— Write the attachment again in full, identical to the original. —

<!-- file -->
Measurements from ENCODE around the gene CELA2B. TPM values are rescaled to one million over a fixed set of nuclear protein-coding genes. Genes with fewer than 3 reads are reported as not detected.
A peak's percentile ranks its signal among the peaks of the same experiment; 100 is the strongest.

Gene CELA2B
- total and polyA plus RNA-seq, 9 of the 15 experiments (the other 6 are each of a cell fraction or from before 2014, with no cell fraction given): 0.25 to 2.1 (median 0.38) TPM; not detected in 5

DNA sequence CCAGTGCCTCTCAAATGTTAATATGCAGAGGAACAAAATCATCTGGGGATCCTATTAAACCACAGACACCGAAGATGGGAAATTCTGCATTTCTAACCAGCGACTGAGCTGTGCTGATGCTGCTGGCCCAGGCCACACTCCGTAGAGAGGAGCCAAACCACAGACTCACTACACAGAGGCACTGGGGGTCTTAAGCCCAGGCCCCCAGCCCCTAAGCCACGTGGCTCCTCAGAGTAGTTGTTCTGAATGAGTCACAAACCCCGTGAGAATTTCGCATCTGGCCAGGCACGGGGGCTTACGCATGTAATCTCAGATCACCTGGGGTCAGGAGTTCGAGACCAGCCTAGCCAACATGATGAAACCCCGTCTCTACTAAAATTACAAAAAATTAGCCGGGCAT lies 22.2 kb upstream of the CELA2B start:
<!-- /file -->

Measurements from ENCODE around the gene CELA2B. TPM values are rescaled to one million over a fixed set of nuclear protein-coding genes. Genes with fewer than 3 reads are reported as not detected.
A peak's percentile ranks its signal among the peaks of the same experiment; 100 is the strongest.

Gene CELA2B
- total and polyA plus RNA-seq, 9 of the 15 experiments (the other 6 are each of a cell fraction or from before 2014, with no cell fraction given): 0.25 to 2.1 (median 0.38) TPM; not detected in 5

DNA sequence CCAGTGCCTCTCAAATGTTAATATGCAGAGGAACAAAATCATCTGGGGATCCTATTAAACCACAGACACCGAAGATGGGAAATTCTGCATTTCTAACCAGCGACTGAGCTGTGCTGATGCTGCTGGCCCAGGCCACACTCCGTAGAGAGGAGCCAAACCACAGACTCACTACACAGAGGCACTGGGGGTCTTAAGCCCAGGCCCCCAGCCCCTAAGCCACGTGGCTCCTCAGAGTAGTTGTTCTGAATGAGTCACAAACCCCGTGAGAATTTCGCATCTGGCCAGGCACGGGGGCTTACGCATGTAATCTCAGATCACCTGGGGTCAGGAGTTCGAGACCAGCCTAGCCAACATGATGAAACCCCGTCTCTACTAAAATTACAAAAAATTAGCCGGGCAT lies 22.2 kb upstream of the CELA2B start: